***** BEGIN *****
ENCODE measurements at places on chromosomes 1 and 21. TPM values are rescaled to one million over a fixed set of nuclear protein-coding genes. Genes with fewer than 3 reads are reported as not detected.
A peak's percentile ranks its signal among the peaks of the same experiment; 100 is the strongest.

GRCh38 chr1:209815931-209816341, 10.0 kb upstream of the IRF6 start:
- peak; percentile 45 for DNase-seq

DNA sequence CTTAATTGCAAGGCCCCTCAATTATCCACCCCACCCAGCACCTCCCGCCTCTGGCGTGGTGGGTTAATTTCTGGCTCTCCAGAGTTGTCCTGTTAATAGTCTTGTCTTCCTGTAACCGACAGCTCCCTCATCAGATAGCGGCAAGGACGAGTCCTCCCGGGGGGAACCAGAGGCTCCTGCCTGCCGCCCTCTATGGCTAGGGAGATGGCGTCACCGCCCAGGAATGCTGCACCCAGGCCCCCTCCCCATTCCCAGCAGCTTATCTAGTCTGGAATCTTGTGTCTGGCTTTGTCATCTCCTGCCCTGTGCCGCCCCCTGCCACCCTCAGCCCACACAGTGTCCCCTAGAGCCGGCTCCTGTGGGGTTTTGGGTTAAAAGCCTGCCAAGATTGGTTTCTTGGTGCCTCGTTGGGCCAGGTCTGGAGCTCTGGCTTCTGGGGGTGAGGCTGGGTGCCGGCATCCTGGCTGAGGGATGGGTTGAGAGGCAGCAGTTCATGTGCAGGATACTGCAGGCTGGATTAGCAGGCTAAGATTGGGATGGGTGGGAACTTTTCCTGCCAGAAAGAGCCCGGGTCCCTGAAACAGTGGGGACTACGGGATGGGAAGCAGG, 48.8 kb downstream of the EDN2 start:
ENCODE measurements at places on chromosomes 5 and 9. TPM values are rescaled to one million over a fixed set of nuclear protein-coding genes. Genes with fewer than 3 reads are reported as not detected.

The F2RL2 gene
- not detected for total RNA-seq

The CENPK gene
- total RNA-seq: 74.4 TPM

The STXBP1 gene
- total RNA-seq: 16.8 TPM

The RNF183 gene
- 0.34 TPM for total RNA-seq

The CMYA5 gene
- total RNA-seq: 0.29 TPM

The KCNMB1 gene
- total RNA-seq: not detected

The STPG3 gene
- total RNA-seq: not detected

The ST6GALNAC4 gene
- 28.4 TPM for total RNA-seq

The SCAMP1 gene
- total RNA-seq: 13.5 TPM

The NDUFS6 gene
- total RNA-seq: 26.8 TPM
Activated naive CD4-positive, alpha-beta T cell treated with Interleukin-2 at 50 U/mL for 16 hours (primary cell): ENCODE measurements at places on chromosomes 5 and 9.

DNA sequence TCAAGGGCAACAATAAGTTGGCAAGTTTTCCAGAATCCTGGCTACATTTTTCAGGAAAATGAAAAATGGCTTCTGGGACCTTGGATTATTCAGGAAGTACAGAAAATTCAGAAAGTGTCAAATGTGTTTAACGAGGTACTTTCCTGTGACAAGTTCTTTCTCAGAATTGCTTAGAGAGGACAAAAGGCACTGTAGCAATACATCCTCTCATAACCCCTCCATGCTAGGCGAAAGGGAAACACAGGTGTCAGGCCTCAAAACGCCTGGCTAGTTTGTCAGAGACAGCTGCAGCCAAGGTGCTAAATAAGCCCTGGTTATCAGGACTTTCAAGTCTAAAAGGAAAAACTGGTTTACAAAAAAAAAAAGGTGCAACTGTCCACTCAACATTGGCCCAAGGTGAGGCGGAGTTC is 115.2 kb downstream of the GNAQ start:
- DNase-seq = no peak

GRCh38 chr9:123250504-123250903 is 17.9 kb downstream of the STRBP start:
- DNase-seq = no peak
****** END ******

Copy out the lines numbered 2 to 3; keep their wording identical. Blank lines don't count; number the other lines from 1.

A peak's percentile ranks its signal among the peaks of the same experiment; 100 is the strongest.

GRCh38 chr1:209815931-209816341, 10.0 kb upstream of the IRF6 start: